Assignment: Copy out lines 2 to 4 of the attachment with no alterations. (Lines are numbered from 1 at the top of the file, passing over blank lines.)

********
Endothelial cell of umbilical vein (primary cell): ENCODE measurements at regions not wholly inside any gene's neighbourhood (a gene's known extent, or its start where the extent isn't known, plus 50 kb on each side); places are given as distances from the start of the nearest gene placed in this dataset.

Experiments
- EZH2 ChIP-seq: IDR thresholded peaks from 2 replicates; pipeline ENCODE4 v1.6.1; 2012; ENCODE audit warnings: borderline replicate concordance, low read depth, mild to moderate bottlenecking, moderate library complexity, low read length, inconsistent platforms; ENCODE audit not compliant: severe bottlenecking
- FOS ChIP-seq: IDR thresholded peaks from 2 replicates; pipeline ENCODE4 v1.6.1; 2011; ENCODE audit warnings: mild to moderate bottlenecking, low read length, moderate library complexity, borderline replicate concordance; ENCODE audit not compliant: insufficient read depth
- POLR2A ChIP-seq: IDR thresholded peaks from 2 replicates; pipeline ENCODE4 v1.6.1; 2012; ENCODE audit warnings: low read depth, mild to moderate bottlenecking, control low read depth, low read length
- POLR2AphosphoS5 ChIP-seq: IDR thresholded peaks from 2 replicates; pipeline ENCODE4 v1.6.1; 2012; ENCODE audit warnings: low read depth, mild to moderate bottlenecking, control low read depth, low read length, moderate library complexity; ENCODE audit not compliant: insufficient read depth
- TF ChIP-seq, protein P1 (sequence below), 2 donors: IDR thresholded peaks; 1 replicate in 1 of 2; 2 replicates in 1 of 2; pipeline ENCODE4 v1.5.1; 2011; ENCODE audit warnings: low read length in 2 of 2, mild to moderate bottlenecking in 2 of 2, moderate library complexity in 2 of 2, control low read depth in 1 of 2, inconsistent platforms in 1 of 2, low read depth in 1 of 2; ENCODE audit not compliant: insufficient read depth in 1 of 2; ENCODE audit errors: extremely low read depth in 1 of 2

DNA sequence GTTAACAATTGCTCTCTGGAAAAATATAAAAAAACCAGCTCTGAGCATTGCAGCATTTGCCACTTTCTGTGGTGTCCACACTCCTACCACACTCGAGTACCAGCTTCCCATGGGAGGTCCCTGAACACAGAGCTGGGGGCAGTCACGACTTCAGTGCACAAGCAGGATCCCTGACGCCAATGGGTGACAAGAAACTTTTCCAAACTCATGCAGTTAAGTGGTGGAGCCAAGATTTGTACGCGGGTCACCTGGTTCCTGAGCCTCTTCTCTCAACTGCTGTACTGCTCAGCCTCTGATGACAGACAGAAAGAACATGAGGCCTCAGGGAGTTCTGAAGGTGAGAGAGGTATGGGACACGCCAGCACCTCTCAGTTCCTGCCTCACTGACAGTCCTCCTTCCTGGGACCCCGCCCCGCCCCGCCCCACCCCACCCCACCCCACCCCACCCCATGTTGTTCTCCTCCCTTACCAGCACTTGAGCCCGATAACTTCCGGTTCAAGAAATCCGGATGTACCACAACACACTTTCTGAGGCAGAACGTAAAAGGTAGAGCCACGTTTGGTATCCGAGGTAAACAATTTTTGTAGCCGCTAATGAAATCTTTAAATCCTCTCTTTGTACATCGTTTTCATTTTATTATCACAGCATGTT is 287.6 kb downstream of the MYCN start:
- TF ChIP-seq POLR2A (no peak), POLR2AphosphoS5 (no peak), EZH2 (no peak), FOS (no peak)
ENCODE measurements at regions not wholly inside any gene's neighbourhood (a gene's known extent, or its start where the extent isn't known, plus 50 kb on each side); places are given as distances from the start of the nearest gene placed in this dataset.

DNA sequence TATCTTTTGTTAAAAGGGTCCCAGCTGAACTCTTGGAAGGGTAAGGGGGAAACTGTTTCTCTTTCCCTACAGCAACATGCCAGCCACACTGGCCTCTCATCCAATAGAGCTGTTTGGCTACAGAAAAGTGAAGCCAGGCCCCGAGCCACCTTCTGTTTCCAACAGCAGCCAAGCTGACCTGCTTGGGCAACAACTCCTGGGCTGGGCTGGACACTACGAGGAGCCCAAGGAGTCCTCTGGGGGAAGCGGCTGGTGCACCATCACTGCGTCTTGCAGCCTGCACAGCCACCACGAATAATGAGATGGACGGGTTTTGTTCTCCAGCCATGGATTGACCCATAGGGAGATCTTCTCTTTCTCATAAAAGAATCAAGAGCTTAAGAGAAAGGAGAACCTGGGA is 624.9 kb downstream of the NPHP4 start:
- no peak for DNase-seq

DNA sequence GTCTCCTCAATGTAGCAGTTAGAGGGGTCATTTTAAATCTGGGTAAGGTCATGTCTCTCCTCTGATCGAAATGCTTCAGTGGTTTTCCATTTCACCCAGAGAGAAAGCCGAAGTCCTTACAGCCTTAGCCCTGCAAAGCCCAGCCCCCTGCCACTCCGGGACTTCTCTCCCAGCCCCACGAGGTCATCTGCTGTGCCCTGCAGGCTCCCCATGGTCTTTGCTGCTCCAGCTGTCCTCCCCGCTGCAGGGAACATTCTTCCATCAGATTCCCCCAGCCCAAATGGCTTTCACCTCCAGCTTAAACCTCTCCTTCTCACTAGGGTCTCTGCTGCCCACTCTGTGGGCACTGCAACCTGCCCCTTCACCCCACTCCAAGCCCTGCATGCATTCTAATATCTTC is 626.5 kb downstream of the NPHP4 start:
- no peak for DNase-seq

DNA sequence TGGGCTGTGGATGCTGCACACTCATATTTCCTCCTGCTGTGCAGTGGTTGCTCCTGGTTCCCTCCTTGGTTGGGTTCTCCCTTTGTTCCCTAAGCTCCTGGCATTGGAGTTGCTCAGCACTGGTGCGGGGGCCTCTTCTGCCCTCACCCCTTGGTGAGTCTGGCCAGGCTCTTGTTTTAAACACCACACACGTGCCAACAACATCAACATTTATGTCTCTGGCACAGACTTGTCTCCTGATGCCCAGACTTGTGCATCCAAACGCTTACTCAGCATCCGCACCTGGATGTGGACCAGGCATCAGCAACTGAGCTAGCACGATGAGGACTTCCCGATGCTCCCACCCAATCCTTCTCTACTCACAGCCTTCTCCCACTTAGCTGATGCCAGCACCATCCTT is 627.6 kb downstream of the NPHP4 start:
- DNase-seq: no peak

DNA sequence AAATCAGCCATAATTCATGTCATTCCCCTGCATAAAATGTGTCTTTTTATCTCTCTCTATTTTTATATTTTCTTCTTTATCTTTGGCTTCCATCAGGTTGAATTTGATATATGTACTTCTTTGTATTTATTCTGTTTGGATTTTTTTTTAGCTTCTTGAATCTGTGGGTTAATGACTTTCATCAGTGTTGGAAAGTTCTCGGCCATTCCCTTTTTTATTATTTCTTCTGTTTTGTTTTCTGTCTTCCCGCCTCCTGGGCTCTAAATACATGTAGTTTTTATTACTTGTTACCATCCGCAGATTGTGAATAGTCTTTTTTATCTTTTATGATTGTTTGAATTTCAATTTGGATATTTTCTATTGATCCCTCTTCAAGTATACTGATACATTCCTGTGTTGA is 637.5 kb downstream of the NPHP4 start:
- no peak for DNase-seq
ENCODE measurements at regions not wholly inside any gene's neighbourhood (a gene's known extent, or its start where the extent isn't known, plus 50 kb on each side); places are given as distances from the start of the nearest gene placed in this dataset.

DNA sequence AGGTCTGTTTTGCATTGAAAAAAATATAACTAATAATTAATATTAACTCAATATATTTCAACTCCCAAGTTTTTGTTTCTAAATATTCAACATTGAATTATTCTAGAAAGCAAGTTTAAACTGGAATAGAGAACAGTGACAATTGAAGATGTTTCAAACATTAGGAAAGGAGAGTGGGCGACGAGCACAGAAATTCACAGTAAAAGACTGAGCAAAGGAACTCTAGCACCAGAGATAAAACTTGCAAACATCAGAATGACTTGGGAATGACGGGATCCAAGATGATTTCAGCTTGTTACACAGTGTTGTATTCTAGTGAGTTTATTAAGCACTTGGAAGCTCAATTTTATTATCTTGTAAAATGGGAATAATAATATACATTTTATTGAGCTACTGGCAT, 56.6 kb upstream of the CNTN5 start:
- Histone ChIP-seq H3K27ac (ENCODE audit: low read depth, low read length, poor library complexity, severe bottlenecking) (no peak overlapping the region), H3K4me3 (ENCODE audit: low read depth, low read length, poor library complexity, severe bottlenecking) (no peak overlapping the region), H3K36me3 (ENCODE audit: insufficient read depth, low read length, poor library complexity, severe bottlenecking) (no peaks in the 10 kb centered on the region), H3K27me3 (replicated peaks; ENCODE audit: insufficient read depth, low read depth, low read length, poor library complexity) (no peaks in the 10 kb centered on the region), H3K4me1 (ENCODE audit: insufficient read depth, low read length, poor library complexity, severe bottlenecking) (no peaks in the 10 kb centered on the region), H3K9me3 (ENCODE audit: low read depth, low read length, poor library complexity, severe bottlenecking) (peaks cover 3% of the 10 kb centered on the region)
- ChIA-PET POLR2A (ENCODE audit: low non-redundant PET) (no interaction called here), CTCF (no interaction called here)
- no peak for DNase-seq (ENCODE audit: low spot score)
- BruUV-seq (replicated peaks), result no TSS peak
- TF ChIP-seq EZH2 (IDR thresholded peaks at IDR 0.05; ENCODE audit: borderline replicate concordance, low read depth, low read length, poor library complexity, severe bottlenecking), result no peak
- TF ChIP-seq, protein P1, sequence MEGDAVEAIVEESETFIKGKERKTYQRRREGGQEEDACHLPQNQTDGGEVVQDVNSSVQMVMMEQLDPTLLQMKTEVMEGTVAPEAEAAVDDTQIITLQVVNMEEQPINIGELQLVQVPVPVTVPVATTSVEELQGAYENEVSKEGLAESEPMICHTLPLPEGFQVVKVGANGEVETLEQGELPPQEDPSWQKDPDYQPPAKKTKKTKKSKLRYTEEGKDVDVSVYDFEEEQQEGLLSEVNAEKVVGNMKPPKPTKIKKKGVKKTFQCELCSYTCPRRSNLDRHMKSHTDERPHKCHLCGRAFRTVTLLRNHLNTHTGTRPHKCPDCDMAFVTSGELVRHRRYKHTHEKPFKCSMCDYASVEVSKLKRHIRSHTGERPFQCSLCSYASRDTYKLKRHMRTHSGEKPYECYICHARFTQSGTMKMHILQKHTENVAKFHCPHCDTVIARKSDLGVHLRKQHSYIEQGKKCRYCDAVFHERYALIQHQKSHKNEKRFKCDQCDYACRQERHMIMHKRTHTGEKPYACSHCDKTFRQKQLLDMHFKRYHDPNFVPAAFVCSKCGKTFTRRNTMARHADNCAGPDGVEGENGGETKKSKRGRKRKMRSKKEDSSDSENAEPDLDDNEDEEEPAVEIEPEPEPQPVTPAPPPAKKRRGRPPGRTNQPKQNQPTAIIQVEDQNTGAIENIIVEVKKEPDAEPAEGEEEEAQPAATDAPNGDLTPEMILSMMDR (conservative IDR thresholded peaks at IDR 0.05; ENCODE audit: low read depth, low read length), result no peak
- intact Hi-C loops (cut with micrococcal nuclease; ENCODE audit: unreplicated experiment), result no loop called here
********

Experiments
- EZH2 ChIP-seq: IDR thresholded peaks from 2 replicates; pipeline ENCODE4 v1.6.1; 2012; ENCODE audit warnings: borderline replicate concordance, low read depth, mild to moderate bottlenecking, moderate library complexity, low read length, inconsistent platforms; ENCODE audit not compliant: severe bottlenecking
- FOS ChIP-seq: IDR thresholded peaks from 2 replicates; pipeline ENCODE4 v1.6.1; 2011; ENCODE audit warnings: mild to moderate bottlenecking, low read length, moderate library complexity, borderline replicate concordance; ENCODE audit not compliant: insufficient read depth